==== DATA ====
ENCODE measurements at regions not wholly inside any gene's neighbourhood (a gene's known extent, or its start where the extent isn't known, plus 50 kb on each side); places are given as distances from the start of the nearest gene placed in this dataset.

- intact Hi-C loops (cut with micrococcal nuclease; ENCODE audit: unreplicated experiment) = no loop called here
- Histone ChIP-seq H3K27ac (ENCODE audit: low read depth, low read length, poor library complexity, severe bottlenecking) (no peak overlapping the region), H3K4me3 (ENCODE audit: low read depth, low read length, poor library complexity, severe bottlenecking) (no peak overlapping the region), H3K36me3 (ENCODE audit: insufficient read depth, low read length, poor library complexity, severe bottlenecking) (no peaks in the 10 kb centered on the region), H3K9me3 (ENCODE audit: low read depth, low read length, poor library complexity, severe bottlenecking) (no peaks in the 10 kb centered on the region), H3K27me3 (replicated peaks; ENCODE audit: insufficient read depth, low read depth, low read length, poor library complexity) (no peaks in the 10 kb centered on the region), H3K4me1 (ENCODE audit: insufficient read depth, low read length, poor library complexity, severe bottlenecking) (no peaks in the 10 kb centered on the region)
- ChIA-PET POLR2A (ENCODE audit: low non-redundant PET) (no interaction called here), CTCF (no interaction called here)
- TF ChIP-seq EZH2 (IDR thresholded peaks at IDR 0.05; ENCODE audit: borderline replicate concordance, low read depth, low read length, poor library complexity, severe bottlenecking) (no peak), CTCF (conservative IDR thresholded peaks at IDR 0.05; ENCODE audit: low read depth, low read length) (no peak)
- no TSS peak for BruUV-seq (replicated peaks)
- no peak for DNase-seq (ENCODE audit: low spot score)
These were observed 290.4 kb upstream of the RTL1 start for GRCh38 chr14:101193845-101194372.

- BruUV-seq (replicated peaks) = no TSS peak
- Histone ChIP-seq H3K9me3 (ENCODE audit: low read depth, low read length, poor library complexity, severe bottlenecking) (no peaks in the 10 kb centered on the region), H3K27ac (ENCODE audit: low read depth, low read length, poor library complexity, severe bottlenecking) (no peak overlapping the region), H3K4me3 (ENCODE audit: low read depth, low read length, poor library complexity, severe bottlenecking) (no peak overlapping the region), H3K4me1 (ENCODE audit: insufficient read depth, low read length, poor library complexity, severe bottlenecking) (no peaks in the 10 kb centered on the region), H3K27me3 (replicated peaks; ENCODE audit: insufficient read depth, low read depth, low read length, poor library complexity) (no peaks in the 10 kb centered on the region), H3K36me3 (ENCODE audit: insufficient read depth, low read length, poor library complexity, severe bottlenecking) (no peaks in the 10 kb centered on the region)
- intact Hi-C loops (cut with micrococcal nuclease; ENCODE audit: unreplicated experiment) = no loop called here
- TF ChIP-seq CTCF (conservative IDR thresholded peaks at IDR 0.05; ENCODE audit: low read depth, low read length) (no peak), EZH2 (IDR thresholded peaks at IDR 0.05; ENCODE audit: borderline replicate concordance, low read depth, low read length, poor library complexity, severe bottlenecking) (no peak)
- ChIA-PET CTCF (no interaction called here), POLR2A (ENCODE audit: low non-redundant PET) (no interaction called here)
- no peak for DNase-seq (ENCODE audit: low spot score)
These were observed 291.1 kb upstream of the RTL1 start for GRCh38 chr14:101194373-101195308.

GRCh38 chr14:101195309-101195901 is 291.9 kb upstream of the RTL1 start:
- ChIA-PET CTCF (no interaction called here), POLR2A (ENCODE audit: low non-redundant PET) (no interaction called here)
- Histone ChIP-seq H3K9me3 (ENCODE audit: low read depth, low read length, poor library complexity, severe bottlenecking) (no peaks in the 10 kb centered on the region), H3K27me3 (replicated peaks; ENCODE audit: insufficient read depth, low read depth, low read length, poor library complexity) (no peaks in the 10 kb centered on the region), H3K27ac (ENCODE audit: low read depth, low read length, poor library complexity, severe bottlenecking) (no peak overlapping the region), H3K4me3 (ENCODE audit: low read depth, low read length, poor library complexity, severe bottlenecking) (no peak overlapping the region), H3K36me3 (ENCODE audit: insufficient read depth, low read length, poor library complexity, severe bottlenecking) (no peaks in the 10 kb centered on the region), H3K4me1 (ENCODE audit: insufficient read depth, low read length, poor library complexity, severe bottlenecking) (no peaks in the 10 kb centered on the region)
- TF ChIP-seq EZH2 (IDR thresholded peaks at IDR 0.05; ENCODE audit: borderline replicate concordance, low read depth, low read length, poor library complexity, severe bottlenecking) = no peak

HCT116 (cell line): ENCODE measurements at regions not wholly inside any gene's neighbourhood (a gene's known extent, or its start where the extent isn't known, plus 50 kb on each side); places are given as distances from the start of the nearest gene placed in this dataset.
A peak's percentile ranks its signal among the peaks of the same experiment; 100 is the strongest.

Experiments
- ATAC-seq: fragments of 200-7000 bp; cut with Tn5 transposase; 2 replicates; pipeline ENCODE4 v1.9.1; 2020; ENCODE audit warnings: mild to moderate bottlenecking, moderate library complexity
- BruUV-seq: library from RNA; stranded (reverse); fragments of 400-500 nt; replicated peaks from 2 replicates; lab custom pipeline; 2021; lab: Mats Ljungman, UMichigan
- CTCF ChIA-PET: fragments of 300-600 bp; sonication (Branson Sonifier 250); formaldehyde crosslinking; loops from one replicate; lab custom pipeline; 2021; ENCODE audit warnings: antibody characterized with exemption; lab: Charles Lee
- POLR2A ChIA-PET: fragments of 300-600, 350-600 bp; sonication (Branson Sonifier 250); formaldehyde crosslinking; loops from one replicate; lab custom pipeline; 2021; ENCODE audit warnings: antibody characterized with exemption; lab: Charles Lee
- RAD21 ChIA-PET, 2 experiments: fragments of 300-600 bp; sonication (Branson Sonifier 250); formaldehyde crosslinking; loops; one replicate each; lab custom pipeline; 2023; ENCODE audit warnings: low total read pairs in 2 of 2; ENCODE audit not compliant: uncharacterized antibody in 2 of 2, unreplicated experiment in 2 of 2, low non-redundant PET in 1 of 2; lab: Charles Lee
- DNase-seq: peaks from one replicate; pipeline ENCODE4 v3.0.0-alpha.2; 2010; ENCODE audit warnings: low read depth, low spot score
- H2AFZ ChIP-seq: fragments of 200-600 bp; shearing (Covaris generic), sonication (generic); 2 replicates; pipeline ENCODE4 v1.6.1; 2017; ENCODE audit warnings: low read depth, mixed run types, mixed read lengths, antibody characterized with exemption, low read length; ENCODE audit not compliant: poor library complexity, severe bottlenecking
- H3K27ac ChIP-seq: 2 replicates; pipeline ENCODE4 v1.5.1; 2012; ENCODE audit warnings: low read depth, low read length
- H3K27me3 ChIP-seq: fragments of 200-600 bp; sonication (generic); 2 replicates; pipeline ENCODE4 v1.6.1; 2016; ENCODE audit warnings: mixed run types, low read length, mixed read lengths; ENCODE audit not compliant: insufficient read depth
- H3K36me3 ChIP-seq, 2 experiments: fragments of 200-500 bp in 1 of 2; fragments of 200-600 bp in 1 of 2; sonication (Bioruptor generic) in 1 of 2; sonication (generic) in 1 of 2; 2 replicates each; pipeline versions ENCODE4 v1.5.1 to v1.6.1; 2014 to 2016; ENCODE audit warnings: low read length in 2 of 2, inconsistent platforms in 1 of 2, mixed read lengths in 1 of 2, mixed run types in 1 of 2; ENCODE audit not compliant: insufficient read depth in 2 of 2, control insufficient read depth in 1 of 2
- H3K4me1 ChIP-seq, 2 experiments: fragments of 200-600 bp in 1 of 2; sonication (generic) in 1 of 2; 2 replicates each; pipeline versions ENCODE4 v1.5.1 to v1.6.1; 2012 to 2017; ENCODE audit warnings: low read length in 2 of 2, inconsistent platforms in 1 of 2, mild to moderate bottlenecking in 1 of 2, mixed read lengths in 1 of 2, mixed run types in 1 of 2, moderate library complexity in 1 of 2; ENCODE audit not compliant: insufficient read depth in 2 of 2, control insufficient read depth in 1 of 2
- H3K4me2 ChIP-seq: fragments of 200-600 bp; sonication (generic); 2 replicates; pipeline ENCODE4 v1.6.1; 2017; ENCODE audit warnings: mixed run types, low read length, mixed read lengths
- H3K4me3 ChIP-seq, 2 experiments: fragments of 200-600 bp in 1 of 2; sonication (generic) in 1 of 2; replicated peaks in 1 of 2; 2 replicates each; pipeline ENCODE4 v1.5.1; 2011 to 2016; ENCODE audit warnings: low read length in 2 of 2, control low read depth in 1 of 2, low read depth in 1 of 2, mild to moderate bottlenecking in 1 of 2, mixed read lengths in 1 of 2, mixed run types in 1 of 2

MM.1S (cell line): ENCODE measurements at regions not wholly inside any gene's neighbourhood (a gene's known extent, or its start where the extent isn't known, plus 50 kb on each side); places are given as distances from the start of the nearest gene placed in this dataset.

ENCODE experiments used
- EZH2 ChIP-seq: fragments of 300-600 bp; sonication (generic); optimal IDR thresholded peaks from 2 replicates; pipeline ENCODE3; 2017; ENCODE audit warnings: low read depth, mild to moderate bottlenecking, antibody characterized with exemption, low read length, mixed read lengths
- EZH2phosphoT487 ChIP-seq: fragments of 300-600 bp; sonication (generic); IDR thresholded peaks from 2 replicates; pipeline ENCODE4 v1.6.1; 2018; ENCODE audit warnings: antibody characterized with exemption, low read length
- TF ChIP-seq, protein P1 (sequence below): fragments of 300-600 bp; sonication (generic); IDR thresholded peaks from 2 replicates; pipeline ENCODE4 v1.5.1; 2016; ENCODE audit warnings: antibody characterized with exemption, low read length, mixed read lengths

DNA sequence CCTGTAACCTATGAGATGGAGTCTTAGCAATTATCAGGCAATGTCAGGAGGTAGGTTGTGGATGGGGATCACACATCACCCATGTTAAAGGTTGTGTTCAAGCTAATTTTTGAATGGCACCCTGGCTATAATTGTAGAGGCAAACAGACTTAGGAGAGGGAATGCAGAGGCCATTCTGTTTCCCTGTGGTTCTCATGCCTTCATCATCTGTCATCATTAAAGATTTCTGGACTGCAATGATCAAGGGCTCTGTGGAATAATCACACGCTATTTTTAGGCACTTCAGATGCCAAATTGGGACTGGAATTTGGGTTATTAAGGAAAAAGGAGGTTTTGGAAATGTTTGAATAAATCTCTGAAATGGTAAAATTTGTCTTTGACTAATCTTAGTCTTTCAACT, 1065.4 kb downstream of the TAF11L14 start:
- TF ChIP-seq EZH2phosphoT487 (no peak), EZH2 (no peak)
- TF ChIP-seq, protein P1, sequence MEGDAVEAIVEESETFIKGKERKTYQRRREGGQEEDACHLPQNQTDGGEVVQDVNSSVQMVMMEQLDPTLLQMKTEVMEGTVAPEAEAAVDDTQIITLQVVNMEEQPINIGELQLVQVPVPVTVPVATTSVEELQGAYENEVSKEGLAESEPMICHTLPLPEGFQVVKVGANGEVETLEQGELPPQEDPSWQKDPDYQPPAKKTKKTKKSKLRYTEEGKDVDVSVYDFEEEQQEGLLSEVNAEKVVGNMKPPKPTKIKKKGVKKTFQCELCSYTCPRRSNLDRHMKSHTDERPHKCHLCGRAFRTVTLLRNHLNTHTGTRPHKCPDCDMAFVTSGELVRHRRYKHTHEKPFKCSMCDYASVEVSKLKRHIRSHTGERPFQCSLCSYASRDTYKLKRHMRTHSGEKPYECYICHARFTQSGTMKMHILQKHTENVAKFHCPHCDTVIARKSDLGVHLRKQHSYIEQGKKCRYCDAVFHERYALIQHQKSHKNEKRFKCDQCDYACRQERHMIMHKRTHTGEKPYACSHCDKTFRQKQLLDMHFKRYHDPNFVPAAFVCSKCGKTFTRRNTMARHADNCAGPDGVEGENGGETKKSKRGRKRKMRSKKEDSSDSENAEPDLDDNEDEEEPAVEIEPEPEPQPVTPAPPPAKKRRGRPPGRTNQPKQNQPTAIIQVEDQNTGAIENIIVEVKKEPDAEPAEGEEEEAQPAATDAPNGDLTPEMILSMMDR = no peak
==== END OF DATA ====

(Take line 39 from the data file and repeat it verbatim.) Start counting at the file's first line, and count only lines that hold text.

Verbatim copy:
- EZH2phosphoT487 ChIP-seq: fragments of 300-600 bp; sonication (generic); IDR thresholded peaks from 2 replicates; pipeline ENCODE4 v1.6.1; 2018; ENCODE audit warnings: antibody characterized with exemption, low read length